A court may order maintenance in such amount as justice requires (see Domestic Relations Law former § 236[B][6][a). Factors to be considered by the court in awarding maintenance include, inter alia, the income and property of the parties, the duration of the marriage, the age and health of the parties, the present and future earning capacity of the parties, the equitable distribution of marital property, and the contributions and services of the party seeking maintenance as a spouse, parent, wage earner and homemaker (see id.; Marin v Marin, 148 A.D.3d 1132, 1135). Here, considering, inter alia, the duration of the marriage, the parties' ages, health, and lifestyle during the marriage, the defendant's limited employment history, and the parties' financial circumstances, the Supreme Court improvidently exercised its discretion in awarding the defendant maintenance in the sums provided (see Marin v Marin, 148 A.D.3d at 1135; Osman v Osman, 142 A.D.3d 978, 979; Merrick v Merrick, 132 A.D.3d 742, 743). Under the circumstances, the court should have awarded the defendant maintenance in the sum of $800 per week upon the entry of the judgment of divorce, continuing through the week the defendant attains the age of 66.

         Domestic Relations Law § 236 provides that "[m]arital property shall be distributed equitably between the parties, considering the circumstances of the case and of the respective parties" (Domestic Relations Law § 236[B][5][c]; see Fields v Fields, 15 N.Y.3d 158, 170). In determining an equitable disposition of property, the court must consider numerous factors including, inter alia, the income and property of each party at the time of the marriage and at the time of commencement of the divorce action, the duration of the marriage, the age and health of the parties, and any equitable claim to, interest in, or direct or indirect contribution made to the acquisition of marital property by the nontitled spouse (see Domestic Relations Law § 236[B][5][d]). Here, the Supreme Court providently exercised its discretion in awarding the defendant a 30% share of the net asset value of the plaintiff's interest in Katz & Koutsantanou, CPA, P.C. The 30% share took into account the defendant's direct and indirect involvement in the firm, including her contributions as the primary caretaker for the parties' children (see Sutaria v Sutaria, 123 A.D.3d 909, 910; Baron v Baron, 71 A.D.3d 807, 809; Griggs v Griggs, 44 A.D.3d 710, 713; Ventimiglia v Ventimiglia, 307 A.D.2d 993, 994).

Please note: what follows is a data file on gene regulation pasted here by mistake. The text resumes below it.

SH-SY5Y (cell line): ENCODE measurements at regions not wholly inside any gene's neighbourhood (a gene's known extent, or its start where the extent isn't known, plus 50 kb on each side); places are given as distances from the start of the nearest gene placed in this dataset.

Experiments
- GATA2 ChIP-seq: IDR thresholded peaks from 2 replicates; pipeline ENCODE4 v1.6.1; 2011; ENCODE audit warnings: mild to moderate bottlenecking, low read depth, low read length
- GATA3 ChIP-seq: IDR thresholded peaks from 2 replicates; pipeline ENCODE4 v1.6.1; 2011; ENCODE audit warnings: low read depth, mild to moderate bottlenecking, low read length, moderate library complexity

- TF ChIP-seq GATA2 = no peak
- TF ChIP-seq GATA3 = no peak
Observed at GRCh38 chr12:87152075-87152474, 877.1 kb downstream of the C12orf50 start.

As the defendant sufficiently established that certain insurance proceeds went towards repairing or replacing items in the marital residence which was damaged by Hurricane Sandy, the Supreme Court improvidently directed that $15, 000, representing the amount of insurance proceeds which the defendant took possession of, be charged against the defendant's share of the proceeds from the sale of the martial residence.

         Under the circumstances of this case, the Supreme Court improvidently determined that veterinary expenses incurred by the defendant were not reasonable. Accordingly, the court should have awarded the defendant the sum of $9, 751 as reimbursement for veterinary expenses.

         The defendant's remaining contentions are without merit.

         The plaintiff's request for affirmative relief is not properly before this Court, since he did not cross-appeal from the judgment of divorce (see ...